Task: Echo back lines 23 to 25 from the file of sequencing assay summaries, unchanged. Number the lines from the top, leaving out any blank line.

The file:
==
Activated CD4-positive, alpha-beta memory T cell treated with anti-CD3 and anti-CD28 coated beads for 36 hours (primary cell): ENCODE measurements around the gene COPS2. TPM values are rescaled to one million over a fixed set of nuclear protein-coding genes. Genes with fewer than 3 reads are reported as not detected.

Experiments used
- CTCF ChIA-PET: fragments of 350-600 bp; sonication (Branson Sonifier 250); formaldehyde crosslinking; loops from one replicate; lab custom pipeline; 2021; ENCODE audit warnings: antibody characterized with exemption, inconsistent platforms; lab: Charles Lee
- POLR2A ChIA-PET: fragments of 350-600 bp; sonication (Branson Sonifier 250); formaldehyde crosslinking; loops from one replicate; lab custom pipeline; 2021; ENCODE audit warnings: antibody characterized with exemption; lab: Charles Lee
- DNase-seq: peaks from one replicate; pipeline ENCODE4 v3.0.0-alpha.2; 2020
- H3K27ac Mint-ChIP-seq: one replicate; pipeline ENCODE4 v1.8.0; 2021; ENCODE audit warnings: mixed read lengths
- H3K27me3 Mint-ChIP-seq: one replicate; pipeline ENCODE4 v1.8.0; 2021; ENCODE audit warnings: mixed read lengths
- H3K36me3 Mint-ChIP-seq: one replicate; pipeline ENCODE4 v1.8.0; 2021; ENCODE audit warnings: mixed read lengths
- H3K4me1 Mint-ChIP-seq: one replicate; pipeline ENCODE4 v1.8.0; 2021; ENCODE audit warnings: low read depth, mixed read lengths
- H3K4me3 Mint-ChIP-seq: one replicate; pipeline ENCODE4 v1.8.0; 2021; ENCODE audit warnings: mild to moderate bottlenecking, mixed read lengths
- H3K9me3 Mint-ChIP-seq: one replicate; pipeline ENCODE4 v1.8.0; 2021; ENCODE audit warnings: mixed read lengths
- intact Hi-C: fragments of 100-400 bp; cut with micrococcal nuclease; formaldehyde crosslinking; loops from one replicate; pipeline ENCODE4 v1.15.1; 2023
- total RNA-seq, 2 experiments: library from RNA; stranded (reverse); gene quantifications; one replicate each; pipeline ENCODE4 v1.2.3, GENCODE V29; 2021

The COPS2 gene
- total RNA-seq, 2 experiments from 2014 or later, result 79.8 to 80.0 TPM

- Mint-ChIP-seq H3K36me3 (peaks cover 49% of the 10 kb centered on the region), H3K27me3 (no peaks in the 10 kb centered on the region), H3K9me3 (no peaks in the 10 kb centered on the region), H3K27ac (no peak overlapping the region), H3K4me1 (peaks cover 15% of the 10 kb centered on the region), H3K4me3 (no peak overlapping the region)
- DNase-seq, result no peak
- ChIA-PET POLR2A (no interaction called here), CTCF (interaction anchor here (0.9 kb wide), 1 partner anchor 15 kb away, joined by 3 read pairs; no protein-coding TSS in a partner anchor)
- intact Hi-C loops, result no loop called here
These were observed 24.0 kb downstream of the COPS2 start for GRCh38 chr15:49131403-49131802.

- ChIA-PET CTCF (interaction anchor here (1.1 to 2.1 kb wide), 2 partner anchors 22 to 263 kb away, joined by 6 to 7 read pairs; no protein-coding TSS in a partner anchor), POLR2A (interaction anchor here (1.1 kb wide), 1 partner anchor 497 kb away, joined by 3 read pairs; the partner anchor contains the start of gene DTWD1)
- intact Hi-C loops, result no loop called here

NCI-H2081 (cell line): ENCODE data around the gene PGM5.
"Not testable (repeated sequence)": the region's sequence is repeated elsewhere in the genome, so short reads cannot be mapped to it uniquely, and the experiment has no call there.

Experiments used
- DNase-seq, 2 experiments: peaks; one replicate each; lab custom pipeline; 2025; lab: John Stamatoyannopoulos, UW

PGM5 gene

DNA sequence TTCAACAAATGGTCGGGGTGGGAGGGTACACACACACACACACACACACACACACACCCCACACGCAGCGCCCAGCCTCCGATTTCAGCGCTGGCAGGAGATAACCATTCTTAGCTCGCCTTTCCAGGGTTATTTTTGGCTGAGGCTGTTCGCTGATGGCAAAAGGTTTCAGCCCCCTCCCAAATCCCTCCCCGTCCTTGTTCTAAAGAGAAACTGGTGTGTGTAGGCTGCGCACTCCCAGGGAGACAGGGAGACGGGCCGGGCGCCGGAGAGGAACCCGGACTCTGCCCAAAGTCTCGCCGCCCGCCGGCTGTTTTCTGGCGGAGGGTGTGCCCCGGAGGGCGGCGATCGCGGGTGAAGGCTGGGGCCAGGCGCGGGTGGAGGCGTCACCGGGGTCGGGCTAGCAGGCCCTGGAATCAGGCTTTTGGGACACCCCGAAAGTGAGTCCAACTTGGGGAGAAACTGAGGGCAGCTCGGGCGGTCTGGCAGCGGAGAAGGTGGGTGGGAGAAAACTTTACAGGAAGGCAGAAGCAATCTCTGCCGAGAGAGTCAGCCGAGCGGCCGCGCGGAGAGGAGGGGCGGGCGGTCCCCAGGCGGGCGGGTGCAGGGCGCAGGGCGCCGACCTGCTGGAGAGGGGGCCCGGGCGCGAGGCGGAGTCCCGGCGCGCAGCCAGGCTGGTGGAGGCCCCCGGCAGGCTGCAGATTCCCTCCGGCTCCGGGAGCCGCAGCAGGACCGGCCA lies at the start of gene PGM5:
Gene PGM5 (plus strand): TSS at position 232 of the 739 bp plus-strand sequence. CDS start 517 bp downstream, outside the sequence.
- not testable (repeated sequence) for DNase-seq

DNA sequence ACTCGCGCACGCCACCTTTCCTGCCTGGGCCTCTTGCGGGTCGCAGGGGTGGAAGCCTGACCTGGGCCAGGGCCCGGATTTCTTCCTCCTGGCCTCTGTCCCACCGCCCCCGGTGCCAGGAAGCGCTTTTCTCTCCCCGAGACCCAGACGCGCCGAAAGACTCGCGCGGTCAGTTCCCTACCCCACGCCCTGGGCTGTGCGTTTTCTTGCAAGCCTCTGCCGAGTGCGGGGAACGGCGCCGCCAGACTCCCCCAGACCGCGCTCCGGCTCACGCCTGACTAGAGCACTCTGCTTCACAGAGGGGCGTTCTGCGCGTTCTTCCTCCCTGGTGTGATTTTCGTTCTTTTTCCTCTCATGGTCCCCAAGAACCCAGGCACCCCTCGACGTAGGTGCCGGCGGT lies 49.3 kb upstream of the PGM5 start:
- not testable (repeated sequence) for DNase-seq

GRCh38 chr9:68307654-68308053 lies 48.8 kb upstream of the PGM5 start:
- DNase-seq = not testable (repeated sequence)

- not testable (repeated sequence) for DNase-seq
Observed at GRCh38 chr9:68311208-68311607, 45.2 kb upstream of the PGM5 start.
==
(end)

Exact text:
NCI-H2081 (cell line): ENCODE data around the gene PGM5.
"Not testable (repeated sequence)": the region's sequence is repeated elsewhere in the genome, so short reads cannot be mapped to it uniquely, and the experiment has no call there.

Experiments used